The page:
A month or so from now Europe’s two giant satellite operators will unveil their latest results. Eutelsat’s half-year figures will emerge on February 16th, while SES will publish its full year numbers on February 23rd.
However, equity advisors at investment bank Deutsche Bank have already compiled a ‘state of the industry’ report, and say that the two operators are in a state of “magnificent desolation” with significantly depressed share prices (SES down 37 per cent over the past year, and Eutelsat down 31 per cent over the past two years).
Deutsche Bank advises clients to ‘Sell’ Eutelsat, and while the bank has little enthusiasm for SES, it suggests that Eutelsat could suffer further this year. The bank says: “We highlight 5 worrying data- points on the core Video income stream [for Eutelsat]. Data and Government-based [revenues] have also moved from upside to downside risk.” It further states that it expects Eutelsat to have to cut guidance over the next 12 months, which will further depress its stock market value.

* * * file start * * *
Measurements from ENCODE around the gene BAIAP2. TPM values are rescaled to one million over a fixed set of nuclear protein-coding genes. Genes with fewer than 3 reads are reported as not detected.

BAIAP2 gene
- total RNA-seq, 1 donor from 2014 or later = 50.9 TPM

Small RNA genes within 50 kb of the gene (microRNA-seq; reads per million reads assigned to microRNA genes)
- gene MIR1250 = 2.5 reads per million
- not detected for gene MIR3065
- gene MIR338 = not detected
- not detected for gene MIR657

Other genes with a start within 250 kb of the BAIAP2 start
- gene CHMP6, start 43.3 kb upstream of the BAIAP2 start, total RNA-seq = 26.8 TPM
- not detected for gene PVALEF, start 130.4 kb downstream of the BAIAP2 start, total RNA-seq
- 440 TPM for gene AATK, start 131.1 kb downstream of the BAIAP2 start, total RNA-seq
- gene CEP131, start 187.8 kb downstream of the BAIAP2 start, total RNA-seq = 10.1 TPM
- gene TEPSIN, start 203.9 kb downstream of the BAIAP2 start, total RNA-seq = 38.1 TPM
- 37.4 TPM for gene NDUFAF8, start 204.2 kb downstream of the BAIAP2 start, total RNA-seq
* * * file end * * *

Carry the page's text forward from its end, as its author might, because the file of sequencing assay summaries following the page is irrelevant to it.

For both SES and Eutelsat the bank’s comprehensive report argues that it expects them to miss their self-proclaimed return to growth during 2018.
“After pressures on SES in 2017, Eutelsat now looks most exposed: two of its Video clients, Polsat & Sky Italia, have recently acquired or explored fibre distribution. Its largest Video client, Multichoice, is reported to be in a sale process with the telco, MTN, a reported likely buyer,” adds the report.
The bank admits that it is not wholly conceivable that pay-TV platforms will abandon DTH distribution in the near term, and broadly agrees that the cost of fibre distribution means that satellite’s position in the Video delivery chain is secure. But it also states that fibre’s penetration and ability to deliver individual – but mass market – coverage will be increasingly cost-effective from about 2020.